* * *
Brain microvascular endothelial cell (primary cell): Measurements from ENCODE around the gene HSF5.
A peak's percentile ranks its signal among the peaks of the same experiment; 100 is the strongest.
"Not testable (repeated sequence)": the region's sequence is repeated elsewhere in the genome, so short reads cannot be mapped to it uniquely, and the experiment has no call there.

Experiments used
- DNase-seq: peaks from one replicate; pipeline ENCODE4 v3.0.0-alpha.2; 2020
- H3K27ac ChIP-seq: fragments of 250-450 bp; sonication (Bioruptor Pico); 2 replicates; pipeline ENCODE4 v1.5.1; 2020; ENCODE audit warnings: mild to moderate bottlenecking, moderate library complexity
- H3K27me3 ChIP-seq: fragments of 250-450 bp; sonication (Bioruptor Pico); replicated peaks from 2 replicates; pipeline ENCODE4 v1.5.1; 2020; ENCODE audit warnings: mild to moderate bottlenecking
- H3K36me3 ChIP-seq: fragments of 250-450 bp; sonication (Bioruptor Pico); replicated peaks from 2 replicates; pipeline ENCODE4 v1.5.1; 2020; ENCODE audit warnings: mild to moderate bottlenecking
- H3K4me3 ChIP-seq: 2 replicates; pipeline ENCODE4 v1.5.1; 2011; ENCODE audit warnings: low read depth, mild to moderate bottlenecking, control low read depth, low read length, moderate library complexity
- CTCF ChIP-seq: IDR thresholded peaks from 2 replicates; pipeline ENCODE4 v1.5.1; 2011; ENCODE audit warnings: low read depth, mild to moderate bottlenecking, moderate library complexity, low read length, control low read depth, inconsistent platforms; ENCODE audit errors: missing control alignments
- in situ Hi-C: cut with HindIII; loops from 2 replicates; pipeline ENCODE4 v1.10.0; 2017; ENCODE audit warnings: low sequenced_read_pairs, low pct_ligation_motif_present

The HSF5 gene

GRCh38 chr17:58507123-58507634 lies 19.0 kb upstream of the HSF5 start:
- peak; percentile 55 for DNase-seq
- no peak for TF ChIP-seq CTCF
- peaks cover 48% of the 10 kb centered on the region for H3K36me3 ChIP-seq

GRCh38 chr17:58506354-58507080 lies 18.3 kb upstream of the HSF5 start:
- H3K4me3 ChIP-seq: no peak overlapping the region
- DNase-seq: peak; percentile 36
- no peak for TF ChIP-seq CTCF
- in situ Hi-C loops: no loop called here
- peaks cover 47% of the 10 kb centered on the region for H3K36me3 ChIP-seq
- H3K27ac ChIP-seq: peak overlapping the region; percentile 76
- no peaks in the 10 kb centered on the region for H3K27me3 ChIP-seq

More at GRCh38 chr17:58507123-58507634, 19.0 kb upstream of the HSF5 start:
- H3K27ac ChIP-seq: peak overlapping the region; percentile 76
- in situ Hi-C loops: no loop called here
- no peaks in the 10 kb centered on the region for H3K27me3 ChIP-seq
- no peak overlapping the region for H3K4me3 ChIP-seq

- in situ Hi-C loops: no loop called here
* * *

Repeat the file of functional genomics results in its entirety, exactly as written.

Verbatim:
Brain microvascular endothelial cell (primary cell): Measurements from ENCODE around the gene HSF5.
A peak's percentile ranks its signal among the peaks of the same experiment; 100 is the strongest.
"Not testable (repeated sequence)": the region's sequence is repeated elsewhere in the genome, so short reads cannot be mapped to it uniquely, and the experiment has no call there.

Experiments used
- DNase-seq: peaks from one replicate; pipeline ENCODE4 v3.0.0-alpha.2; 2020
- H3K27ac ChIP-seq: fragments of 250-450 bp; sonication (Bioruptor Pico); 2 replicates; pipeline ENCODE4 v1.5.1; 2020; ENCODE audit warnings: mild to moderate bottlenecking, moderate library complexity
- H3K27me3 ChIP-seq: fragments of 250-450 bp; sonication (Bioruptor Pico); replicated peaks from 2 replicates; pipeline ENCODE4 v1.5.1; 2020; ENCODE audit warnings: mild to moderate bottlenecking
- H3K36me3 ChIP-seq: fragments of 250-450 bp; sonication (Bioruptor Pico); replicated peaks from 2 replicates; pipeline ENCODE4 v1.5.1; 2020; ENCODE audit warnings: mild to moderate bottlenecking
- H3K4me3 ChIP-seq: 2 replicates; pipeline ENCODE4 v1.5.1; 2011; ENCODE audit warnings: low read depth, mild to moderate bottlenecking, control low read depth, low read length, moderate library complexity
- CTCF ChIP-seq: IDR thresholded peaks from 2 replicates; pipeline ENCODE4 v1.5.1; 2011; ENCODE audit warnings: low read depth, mild to moderate bottlenecking, moderate library complexity, low read length, control low read depth, inconsistent platforms; ENCODE audit errors: missing control alignments
- in situ Hi-C: cut with HindIII; loops from 2 replicates; pipeline ENCODE4 v1.10.0; 2017; ENCODE audit warnings: low sequenced_read_pairs, low pct_ligation_motif_present

The HSF5 gene

GRCh38 chr17:58507123-58507634 lies 19.0 kb upstream of the HSF5 start:
- peak; percentile 55 for DNase-seq
- no peak for TF ChIP-seq CTCF
- peaks cover 48% of the 10 kb centered on the region for H3K36me3 ChIP-seq

GRCh38 chr17:58506354-58507080 lies 18.3 kb upstream of the HSF5 start:
- H3K4me3 ChIP-seq: no peak overlapping the region
- DNase-seq: peak; percentile 36
- no peak for TF ChIP-seq CTCF
- in situ Hi-C loops: no loop called here
- peaks cover 47% of the 10 kb centered on the region for H3K36me3 ChIP-seq
- H3K27ac ChIP-seq: peak overlapping the region; percentile 76
- no peaks in the 10 kb centered on the region for H3K27me3 ChIP-seq

More at GRCh38 chr17:58507123-58507634, 19.0 kb upstream of the HSF5 start:
- H3K27ac ChIP-seq: peak overlapping the region; percentile 76
- in situ Hi-C loops: no loop called here
- no peaks in the 10 kb centered on the region for H3K27me3 ChIP-seq
- no peak overlapping the region for H3K4me3 ChIP-seq

- in situ Hi-C loops: no loop called here